Borje Salming’s cult status within the Toronto Maple Leafs as well in the entire world of hockey is unthreatened: Elected to the Hockey Hall of Fame and IIHF Team of the Century.
As a European in the NHL back in the 1970s and 1980s, Salming was a target for the opponents. But the nickname “Chicken Swede” didn’t stay on for long and was quickly changed as Salming immediately showed that he didn’t back down from anyone.
It is hardly possible to compare the game in the NHL in the 70s and 80s to today. During Salming’s era, players could do almost anything without consequences. As a defender, Borje Salming often ended up in all kinds of trouble and fights.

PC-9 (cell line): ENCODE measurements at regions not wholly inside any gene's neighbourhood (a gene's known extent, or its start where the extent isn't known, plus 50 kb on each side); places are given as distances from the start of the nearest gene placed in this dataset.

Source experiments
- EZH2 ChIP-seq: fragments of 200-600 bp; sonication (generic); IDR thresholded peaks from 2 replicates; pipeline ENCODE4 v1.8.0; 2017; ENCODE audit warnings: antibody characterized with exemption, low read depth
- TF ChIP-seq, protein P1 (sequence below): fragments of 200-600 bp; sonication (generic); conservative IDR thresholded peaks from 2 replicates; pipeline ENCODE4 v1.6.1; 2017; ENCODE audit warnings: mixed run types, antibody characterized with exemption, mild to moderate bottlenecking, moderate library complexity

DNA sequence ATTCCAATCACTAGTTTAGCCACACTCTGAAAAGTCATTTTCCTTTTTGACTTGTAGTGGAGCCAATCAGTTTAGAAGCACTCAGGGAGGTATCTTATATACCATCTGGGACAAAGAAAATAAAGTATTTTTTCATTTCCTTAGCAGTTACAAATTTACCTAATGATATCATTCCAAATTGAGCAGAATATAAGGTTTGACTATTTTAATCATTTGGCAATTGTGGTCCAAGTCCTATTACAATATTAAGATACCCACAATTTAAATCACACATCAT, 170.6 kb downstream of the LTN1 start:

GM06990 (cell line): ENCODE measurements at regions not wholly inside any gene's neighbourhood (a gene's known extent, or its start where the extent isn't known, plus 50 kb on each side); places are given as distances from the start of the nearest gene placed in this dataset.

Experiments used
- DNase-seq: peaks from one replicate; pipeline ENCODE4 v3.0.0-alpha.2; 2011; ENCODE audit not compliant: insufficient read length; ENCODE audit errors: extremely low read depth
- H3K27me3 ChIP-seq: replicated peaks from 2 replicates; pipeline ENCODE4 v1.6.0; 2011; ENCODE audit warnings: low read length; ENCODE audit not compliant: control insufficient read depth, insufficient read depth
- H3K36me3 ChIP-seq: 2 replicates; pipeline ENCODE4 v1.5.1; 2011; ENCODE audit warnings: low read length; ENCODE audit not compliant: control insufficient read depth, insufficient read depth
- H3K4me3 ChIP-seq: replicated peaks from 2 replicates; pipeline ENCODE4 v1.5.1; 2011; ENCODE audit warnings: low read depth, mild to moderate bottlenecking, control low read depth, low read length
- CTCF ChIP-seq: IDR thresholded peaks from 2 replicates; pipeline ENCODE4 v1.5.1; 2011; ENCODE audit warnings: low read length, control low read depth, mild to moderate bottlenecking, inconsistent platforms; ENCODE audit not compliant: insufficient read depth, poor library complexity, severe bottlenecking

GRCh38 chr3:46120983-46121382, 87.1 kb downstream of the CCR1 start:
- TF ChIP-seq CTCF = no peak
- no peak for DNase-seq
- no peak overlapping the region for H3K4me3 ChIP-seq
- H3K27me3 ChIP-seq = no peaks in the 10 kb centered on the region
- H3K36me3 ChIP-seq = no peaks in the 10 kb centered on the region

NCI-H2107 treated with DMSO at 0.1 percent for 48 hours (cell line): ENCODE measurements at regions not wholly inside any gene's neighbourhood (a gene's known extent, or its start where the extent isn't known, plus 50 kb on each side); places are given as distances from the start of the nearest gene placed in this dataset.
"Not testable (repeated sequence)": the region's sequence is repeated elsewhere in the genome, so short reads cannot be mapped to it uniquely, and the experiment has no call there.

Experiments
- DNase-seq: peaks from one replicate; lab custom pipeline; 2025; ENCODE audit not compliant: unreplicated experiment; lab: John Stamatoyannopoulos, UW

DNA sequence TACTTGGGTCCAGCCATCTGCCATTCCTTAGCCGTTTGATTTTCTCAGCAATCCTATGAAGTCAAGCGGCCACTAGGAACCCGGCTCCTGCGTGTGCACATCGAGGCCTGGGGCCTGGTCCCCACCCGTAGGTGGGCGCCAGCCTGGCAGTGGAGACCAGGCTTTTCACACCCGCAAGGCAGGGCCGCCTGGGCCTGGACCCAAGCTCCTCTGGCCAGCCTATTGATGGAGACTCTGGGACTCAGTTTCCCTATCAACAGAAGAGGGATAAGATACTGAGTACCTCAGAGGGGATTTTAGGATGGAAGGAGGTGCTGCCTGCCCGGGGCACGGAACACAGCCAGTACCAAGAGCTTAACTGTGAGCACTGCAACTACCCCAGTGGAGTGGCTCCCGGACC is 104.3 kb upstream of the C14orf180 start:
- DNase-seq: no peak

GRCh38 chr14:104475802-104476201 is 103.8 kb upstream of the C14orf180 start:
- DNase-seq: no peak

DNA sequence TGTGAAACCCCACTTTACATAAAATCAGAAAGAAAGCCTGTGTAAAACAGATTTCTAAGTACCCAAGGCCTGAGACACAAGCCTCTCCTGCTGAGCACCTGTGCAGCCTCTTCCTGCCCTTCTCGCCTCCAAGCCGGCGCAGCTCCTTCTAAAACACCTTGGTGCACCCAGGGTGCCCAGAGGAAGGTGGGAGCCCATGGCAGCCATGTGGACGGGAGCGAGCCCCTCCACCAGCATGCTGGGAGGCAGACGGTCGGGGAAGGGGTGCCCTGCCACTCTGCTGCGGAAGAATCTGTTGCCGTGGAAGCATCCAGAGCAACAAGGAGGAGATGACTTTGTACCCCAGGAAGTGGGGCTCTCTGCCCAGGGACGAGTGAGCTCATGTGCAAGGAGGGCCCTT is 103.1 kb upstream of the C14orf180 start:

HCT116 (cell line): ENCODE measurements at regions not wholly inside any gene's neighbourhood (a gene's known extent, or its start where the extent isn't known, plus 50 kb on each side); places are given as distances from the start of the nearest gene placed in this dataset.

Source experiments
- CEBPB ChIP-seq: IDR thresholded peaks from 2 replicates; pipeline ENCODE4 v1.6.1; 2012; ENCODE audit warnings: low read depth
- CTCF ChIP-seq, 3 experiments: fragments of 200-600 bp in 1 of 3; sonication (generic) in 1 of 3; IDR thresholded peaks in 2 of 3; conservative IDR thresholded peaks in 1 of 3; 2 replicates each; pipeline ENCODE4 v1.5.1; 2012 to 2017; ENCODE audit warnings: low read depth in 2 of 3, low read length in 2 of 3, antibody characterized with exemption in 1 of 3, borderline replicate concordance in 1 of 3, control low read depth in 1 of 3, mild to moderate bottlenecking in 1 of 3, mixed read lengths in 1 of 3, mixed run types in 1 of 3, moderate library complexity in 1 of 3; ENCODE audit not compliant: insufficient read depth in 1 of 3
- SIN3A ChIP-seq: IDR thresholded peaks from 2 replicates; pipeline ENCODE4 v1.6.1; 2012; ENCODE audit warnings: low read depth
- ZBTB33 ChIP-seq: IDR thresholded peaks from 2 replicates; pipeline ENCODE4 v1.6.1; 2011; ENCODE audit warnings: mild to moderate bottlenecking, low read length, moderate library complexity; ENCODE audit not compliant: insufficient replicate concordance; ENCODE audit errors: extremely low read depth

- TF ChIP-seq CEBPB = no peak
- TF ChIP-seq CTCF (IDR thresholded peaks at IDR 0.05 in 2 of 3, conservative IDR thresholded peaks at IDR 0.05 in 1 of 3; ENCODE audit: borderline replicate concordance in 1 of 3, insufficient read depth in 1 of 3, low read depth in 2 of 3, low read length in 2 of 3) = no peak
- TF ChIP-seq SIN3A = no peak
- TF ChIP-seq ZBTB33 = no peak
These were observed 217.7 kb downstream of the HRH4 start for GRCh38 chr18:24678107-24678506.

Six hundred scars. That’s the result of Borje Salming’s time as a player in the world’s toughest league. It says something about the sacrificial style of play that made the Swede so appreciated by Toronto fans.
When Salming’s Toronto faced the Detroit Red Wings in November of 1986, Borje Salming suffered his third severe facial injury. But this time, the audience was in shock.
Salming ended up lying in front of the goalkeeper after Detroit forward Gerard Gallant lost his balance and stepped on Salming’s face with his skate.
“An inch in another direction, and I would have been without my right eye. Or four inches further down and Gallant’s skate had hit my neck,” Borje Salming said.
It ended with “only” 300 stitches. Afterward, Salming did an epic interview where he didn’t seem to care much about the injury, laughing at it instead.
“After the second facial injury, I always said that there would be a third,” he said.
He then continued, laughing: “I guess I was lucky. My eye is okay. But it doesn’t look good.”